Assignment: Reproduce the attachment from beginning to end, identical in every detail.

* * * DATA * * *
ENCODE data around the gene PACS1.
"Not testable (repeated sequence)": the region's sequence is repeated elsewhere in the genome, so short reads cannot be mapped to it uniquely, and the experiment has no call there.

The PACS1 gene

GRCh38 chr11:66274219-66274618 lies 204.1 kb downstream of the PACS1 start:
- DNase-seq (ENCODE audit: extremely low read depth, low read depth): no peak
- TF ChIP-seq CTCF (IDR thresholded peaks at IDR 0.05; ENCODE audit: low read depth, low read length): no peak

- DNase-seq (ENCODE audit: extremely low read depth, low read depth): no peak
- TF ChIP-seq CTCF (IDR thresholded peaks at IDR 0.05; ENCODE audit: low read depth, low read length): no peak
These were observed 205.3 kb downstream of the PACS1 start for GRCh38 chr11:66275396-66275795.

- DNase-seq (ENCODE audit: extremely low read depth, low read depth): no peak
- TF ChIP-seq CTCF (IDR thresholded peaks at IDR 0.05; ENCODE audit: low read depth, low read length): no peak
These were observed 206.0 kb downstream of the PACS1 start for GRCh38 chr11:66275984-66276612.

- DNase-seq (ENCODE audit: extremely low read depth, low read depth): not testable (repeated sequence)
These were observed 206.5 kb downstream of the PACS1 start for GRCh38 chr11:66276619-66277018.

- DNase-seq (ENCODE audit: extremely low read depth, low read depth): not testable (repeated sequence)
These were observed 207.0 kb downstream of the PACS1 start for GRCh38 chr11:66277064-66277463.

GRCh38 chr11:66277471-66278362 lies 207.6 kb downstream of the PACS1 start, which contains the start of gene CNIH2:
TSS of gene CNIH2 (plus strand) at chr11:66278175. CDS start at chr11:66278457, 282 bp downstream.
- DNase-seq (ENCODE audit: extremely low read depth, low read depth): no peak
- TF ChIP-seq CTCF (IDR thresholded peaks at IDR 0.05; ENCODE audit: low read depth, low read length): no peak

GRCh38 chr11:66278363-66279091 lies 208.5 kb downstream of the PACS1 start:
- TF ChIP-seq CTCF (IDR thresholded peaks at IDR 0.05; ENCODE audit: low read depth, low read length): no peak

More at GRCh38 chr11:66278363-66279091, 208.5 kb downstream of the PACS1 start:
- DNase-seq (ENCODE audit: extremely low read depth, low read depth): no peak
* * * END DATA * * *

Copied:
ENCODE data around the gene PACS1.
"Not testable (repeated sequence)": the region's sequence is repeated elsewhere in the genome, so short reads cannot be mapped to it uniquely, and the experiment has no call there.

The PACS1 gene

GRCh38 chr11:66274219-66274618 lies 204.1 kb downstream of the PACS1 start:
- DNase-seq (ENCODE audit: extremely low read depth, low read depth): no peak
- TF ChIP-seq CTCF (IDR thresholded peaks at IDR 0.05; ENCODE audit: low read depth, low read length): no peak

- DNase-seq (ENCODE audit: extremely low read depth, low read depth): no peak
- TF ChIP-seq CTCF (IDR thresholded peaks at IDR 0.05; ENCODE audit: low read depth, low read length): no peak
These were observed 205.3 kb downstream of the PACS1 start for GRCh38 chr11:66275396-66275795.

- DNase-seq (ENCODE audit: extremely low read depth, low read depth): no peak
- TF ChIP-seq CTCF (IDR thresholded peaks at IDR 0.05; ENCODE audit: low read depth, low read length): no peak
These were observed 206.0 kb downstream of the PACS1 start for GRCh38 chr11:66275984-66276612.

- DNase-seq (ENCODE audit: extremely low read depth, low read depth): not testable (repeated sequence)
These were observed 206.5 kb downstream of the PACS1 start for GRCh38 chr11:66276619-66277018.

- DNase-seq (ENCODE audit: extremely low read depth, low read depth): not testable (repeated sequence)
These were observed 207.0 kb downstream of the PACS1 start for GRCh38 chr11:66277064-66277463.

GRCh38 chr11:66277471-66278362 lies 207.6 kb downstream of the PACS1 start, which contains the start of gene CNIH2:
TSS of gene CNIH2 (plus strand) at chr11:66278175. CDS start at chr11:66278457, 282 bp downstream.
- DNase-seq (ENCODE audit: extremely low read depth, low read depth): no peak
- TF ChIP-seq CTCF (IDR thresholded peaks at IDR 0.05; ENCODE audit: low read depth, low read length): no peak

GRCh38 chr11:66278363-66279091 lies 208.5 kb downstream of the PACS1 start:
- TF ChIP-seq CTCF (IDR thresholded peaks at IDR 0.05; ENCODE audit: low read depth, low read length): no peak

More at GRCh38 chr11:66278363-66279091, 208.5 kb downstream of the PACS1 start:
- DNase-seq (ENCODE audit: extremely low read depth, low read depth): no peak